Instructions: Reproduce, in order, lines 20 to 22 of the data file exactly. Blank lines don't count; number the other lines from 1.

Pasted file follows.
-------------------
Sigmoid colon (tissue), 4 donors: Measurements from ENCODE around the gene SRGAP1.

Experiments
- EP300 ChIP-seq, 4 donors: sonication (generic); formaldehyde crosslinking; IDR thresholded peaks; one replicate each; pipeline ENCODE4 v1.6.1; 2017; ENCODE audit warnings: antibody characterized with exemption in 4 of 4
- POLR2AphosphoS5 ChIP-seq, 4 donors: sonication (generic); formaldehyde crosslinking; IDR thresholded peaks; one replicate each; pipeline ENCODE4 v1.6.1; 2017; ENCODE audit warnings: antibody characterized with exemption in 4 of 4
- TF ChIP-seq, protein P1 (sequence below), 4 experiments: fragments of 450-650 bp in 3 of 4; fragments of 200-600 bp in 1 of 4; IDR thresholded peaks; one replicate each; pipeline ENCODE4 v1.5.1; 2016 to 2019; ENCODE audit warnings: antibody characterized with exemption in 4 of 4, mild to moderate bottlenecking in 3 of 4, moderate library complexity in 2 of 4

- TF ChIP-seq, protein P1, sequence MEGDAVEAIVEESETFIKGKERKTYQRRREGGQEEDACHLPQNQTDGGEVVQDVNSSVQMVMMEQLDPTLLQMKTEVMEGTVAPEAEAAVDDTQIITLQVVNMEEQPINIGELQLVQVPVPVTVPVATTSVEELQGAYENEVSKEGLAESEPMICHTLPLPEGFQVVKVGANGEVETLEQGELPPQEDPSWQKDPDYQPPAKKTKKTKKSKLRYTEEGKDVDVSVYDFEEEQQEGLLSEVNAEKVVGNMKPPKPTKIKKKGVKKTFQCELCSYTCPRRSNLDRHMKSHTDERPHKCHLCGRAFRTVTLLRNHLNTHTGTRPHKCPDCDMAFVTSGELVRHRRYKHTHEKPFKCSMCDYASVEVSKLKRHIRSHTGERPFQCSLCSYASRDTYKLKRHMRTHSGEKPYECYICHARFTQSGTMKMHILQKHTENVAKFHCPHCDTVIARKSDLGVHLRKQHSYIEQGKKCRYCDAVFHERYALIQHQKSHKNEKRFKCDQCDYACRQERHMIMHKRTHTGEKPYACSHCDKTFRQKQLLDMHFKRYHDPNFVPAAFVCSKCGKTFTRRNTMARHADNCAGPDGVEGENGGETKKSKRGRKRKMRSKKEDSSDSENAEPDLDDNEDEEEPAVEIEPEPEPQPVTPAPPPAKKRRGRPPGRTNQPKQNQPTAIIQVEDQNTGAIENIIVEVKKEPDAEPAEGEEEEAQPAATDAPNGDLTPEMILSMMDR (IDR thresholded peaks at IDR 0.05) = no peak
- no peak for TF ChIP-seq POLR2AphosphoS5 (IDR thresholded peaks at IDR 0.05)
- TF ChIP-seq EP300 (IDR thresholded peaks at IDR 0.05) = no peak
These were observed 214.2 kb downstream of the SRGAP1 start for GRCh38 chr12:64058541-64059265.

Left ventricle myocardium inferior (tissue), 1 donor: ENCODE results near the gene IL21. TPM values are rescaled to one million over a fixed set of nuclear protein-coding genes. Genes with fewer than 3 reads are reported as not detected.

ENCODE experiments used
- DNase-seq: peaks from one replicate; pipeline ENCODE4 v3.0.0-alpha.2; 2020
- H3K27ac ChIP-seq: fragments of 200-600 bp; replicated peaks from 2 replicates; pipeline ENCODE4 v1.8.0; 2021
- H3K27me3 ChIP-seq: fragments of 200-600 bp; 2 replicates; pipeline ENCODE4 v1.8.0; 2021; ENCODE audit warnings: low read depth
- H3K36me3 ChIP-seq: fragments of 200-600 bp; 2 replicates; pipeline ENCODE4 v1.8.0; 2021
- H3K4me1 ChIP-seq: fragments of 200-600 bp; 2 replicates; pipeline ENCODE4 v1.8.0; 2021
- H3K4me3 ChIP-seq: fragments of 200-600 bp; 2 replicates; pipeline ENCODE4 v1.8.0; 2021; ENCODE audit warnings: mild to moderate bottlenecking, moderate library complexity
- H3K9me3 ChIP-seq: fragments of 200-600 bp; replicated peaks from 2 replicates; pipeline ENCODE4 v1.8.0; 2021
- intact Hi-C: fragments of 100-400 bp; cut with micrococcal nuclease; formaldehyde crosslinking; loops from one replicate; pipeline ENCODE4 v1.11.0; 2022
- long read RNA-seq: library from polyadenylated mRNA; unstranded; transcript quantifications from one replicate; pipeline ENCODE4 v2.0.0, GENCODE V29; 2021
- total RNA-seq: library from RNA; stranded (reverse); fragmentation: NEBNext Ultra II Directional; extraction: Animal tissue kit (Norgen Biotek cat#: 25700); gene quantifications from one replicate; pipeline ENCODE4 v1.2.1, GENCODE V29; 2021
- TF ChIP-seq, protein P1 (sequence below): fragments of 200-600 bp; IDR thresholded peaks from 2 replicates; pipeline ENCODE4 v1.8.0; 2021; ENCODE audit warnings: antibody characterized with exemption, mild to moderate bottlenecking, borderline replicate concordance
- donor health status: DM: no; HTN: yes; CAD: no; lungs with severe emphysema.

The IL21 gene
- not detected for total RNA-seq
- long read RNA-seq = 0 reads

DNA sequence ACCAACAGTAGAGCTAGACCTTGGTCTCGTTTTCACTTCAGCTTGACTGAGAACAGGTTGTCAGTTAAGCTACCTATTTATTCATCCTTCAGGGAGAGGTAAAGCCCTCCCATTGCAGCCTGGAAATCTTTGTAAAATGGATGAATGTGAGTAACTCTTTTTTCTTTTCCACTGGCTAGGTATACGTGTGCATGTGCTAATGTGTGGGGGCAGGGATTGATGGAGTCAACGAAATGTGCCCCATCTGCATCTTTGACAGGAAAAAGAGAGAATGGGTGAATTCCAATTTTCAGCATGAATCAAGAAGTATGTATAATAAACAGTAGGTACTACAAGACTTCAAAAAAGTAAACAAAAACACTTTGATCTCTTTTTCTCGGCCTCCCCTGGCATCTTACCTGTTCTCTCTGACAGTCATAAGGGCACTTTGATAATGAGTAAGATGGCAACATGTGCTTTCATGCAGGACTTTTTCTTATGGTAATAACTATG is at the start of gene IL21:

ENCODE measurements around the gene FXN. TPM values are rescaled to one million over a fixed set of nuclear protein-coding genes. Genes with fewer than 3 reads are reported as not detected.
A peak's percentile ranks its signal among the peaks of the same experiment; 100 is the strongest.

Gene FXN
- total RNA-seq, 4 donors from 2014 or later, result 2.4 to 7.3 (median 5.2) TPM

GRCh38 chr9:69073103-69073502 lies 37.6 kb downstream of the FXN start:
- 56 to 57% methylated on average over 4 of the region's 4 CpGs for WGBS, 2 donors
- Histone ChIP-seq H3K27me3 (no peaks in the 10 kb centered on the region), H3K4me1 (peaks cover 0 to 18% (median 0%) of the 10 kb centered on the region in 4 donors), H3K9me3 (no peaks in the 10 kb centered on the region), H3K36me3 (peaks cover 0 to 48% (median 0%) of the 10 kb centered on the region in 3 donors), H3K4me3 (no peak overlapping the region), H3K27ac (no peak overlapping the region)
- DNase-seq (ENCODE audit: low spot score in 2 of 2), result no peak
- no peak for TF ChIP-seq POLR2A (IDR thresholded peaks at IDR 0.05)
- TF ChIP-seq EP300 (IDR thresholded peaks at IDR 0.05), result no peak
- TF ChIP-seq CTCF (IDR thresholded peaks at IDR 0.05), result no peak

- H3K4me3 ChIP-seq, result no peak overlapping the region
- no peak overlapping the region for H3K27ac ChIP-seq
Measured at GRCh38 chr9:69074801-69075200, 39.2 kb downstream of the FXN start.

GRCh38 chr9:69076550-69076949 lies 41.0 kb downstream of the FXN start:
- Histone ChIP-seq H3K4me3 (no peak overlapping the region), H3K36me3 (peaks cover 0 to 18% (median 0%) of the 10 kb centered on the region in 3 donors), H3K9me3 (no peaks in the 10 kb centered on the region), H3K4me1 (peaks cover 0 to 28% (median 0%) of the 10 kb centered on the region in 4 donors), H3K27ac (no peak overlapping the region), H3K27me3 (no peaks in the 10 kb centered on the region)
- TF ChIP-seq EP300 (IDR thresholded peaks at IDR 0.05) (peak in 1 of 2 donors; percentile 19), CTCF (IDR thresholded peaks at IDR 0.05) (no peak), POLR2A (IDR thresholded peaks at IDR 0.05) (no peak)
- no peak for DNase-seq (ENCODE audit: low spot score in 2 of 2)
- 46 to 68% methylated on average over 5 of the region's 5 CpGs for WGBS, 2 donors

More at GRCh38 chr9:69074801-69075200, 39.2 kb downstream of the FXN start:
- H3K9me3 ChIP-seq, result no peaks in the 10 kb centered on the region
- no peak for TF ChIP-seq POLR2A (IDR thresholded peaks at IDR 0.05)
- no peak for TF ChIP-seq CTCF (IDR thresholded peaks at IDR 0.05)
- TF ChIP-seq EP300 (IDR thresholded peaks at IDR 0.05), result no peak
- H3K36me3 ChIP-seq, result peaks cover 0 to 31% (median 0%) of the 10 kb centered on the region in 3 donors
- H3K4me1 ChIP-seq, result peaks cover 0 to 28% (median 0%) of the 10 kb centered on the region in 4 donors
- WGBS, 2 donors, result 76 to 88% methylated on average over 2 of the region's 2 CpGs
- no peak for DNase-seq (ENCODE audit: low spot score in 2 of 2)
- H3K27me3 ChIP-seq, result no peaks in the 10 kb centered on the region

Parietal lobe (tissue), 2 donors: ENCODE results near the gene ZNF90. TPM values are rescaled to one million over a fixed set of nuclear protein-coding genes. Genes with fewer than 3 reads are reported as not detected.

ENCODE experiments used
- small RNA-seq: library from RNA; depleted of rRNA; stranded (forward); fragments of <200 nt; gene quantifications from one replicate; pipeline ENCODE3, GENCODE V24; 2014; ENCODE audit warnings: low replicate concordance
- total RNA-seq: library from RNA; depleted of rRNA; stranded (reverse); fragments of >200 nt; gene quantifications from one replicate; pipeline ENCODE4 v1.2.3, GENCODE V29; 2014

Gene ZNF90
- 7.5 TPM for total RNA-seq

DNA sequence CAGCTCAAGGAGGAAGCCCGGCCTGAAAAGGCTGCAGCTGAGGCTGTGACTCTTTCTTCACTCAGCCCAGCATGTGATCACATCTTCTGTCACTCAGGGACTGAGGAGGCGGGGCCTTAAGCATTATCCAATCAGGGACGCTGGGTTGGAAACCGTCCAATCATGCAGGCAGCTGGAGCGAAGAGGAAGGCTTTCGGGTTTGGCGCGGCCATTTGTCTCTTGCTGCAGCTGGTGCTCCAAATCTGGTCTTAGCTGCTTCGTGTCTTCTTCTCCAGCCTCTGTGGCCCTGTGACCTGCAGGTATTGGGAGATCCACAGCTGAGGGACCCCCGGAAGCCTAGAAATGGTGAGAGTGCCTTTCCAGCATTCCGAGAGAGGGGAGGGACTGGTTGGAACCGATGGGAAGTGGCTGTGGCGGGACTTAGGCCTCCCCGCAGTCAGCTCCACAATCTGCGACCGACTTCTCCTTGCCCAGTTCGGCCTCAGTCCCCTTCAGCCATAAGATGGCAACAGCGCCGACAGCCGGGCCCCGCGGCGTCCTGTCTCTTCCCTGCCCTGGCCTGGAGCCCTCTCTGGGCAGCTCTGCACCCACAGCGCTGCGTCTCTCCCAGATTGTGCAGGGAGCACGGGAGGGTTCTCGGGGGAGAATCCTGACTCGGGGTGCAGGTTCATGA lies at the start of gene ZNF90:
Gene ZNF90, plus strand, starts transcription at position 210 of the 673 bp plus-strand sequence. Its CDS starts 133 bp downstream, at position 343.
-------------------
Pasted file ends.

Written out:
- long read RNA-seq: library from polyadenylated mRNA; unstranded; transcript quantifications from one replicate; pipeline ENCODE4 v2.0.0, GENCODE V29; 2021
- total RNA-seq: library from RNA; stranded (reverse); fragmentation: NEBNext Ultra II Directional; extraction: Animal tissue kit (Norgen Biotek cat#: 25700); gene quantifications from one replicate; pipeline ENCODE4 v1.2.1, GENCODE V29; 2021
- TF ChIP-seq, protein P1 (sequence below): fragments of 200-600 bp; IDR thresholded peaks from 2 replicates; pipeline ENCODE4 v1.8.0; 2021; ENCODE audit warnings: antibody characterized with exemption, mild to moderate bottlenecking, borderline replicate concordance